In response, he sued and filed complaints. And then he sued, and complained, and sued and complained some more. He filed complaints against so many people and entities, so often, that according to Rohrmeier the records for most of them have been long lost. Georg has also written a veritable Man Without Qualities (i.e., thousands of plotless pages) of enraged missives to politicians, journalists, really anyone with a mailing address.
Sometimes this has landed him in hot water, such as the time he asked the local authorities, “Do I have to kidnap your children to get some answers?” Another time, he claimed that his ordeal was literally worse than the the Holocaust: “The direct murder of the Jews was probably more pleasant than the mobbing [I’ve been subject to] from the Mayor and the Administration,” he wrote in a lawsuit against the city, for real, and meant it.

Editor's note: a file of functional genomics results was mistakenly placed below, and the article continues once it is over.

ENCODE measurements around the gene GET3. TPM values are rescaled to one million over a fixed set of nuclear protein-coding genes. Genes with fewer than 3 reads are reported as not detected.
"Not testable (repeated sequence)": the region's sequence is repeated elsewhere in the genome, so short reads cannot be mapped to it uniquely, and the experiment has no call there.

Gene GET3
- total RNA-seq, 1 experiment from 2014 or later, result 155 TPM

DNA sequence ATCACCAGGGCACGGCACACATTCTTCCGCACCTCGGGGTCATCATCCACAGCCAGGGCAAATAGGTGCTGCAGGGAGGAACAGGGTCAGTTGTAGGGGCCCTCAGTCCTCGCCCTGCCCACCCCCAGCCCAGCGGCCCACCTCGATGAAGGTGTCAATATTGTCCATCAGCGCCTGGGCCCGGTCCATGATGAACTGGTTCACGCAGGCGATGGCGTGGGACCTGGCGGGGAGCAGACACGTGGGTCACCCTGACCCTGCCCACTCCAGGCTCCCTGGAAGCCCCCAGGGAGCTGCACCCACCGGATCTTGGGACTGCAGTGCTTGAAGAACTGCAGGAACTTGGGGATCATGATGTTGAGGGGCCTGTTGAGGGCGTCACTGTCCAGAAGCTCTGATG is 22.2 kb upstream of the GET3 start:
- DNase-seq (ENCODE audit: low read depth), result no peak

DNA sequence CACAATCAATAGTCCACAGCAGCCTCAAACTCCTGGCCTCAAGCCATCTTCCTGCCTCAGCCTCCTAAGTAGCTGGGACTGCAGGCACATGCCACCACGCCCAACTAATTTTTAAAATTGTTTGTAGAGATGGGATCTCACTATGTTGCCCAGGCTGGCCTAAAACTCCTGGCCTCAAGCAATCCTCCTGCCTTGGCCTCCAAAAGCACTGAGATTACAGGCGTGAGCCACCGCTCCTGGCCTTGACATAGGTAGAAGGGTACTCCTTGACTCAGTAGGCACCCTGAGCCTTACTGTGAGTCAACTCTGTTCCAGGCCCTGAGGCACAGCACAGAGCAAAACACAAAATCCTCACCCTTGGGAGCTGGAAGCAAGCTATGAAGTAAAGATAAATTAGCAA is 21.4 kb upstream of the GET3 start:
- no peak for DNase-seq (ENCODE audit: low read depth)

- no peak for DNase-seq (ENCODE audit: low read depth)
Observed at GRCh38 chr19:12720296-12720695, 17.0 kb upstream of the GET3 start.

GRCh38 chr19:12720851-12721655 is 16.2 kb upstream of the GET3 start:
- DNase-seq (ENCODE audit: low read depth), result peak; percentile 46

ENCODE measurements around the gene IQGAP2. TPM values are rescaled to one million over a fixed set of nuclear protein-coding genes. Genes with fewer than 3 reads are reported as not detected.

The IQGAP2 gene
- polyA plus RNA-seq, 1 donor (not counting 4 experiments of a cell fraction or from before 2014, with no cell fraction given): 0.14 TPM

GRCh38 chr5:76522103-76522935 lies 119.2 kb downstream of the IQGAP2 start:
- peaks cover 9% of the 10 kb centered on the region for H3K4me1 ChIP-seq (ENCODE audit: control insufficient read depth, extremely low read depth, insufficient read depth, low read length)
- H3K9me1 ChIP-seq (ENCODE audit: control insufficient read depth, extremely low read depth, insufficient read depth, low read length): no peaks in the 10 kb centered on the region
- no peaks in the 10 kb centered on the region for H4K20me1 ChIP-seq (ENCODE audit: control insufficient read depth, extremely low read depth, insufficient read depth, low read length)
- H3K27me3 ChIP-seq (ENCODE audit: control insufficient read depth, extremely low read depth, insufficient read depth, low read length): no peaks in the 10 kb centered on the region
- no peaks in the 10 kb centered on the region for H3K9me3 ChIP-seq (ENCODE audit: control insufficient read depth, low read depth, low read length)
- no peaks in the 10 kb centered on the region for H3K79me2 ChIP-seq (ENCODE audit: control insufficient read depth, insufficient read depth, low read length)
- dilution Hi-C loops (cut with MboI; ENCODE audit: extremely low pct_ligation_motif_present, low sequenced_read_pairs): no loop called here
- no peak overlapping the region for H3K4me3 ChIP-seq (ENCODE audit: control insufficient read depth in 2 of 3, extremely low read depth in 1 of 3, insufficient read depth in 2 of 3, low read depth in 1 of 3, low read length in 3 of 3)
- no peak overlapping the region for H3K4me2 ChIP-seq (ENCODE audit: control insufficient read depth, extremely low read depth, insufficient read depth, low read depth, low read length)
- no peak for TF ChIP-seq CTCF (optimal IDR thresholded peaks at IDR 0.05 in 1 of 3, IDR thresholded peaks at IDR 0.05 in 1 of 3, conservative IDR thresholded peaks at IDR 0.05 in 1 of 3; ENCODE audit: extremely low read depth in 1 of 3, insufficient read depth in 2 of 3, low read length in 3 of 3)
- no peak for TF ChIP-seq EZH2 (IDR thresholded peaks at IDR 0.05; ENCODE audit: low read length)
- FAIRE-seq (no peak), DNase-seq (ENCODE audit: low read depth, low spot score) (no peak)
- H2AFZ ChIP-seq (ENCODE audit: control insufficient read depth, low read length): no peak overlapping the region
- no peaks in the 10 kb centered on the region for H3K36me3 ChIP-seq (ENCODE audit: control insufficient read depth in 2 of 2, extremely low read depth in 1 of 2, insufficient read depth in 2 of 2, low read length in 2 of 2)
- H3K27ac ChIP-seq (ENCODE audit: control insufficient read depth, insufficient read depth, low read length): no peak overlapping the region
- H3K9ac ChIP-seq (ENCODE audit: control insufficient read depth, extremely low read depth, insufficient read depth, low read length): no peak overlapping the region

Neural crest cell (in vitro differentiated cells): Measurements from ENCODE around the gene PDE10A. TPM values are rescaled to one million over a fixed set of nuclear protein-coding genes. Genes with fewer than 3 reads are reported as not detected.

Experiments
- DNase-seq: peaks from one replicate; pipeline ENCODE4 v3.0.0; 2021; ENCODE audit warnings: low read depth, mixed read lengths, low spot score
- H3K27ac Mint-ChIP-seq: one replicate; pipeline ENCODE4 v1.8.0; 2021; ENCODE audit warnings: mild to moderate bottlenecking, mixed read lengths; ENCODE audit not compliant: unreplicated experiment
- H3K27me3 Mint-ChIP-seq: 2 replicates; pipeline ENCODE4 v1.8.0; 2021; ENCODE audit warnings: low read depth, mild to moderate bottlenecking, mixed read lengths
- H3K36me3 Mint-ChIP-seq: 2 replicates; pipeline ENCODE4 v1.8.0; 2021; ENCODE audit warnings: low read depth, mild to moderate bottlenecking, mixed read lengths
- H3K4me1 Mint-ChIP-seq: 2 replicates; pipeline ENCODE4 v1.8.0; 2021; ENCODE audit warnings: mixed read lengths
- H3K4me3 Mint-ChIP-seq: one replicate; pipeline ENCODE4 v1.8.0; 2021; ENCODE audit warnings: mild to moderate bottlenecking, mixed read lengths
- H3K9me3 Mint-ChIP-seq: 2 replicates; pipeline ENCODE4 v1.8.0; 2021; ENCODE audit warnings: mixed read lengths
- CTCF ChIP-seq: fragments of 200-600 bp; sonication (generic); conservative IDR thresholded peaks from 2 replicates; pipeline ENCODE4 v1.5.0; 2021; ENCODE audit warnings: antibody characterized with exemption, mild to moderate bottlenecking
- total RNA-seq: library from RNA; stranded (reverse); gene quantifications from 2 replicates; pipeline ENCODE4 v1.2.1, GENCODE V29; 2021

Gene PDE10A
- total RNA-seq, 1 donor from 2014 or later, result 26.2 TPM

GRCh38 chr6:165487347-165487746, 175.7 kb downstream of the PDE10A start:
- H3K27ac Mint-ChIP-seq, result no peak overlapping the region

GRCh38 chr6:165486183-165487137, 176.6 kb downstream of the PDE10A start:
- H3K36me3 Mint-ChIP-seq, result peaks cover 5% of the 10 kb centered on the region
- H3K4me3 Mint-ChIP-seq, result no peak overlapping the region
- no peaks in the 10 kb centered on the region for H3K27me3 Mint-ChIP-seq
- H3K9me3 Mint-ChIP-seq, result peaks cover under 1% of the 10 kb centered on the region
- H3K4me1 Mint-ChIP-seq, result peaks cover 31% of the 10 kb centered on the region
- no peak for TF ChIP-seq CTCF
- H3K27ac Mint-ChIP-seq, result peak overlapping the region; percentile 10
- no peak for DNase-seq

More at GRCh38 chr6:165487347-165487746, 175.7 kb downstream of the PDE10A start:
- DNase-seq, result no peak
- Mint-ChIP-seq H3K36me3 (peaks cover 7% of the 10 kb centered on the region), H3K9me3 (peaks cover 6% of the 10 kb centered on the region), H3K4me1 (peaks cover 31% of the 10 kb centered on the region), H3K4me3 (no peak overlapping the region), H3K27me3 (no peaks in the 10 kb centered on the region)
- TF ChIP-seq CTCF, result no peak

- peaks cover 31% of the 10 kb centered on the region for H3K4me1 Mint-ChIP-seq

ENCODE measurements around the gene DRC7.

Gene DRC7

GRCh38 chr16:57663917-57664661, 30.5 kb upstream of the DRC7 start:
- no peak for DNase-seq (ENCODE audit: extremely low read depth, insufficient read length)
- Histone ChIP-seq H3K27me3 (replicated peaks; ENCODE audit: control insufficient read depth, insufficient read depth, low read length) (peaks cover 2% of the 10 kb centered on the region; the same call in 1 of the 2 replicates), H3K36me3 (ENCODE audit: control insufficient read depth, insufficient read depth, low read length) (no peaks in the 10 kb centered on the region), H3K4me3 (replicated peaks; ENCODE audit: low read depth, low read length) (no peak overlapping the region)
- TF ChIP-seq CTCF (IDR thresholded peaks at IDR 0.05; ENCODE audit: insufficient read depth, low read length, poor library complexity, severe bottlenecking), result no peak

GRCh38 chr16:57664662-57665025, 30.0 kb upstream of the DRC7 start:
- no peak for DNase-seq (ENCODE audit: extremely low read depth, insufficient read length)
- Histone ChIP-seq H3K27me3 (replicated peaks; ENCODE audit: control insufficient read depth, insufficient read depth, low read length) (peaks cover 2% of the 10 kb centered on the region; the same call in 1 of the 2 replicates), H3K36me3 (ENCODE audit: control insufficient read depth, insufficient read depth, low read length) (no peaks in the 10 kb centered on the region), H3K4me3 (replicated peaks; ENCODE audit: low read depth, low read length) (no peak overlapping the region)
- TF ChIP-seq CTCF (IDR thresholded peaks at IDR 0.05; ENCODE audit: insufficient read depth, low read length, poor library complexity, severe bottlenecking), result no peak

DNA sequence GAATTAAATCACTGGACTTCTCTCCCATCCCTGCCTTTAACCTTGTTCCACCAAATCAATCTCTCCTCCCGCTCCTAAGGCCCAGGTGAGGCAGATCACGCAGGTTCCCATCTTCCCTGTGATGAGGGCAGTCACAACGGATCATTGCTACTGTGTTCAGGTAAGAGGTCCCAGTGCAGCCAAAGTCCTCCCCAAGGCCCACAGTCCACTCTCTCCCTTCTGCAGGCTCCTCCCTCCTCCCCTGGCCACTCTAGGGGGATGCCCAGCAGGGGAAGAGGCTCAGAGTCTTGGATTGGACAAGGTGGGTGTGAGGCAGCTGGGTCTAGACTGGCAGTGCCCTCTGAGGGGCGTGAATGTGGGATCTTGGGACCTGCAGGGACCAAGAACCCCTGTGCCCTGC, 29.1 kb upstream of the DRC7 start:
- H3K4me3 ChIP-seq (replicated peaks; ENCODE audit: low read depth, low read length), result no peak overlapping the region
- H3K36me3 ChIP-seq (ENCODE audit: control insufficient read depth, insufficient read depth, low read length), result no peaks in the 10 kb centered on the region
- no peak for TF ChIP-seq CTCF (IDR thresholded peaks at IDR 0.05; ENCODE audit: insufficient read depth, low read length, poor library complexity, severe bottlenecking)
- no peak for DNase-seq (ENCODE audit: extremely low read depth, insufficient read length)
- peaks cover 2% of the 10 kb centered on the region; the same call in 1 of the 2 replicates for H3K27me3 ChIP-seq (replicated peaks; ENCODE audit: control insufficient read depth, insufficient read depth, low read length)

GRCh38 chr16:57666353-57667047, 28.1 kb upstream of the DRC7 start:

Now it’s thirty years later, and his suits have been dismissed so many times no lawyer will represent him; Georg’s tenacity has also precipitated the dissolution of at least one long-term relationship (and loss of custody of a child), and is fixin’ to destroy his current marriage as well.
But for now, he still has his farm.
In German, eminent domain is called Enteignung (ent-EYE-gnoong), or “expropriation,” but you won’t hear German-language libertarian concept ballads about it, because struggles like Georg’s are uncommon enough to warrant 5000-word deep dives in the country’s premiere newsmagazine. This is because Germans at least nominally tend to value the common good before the needs of the individual (although tell that to Christian Lindner)—and because they adore rules and, well, following orders (ahem).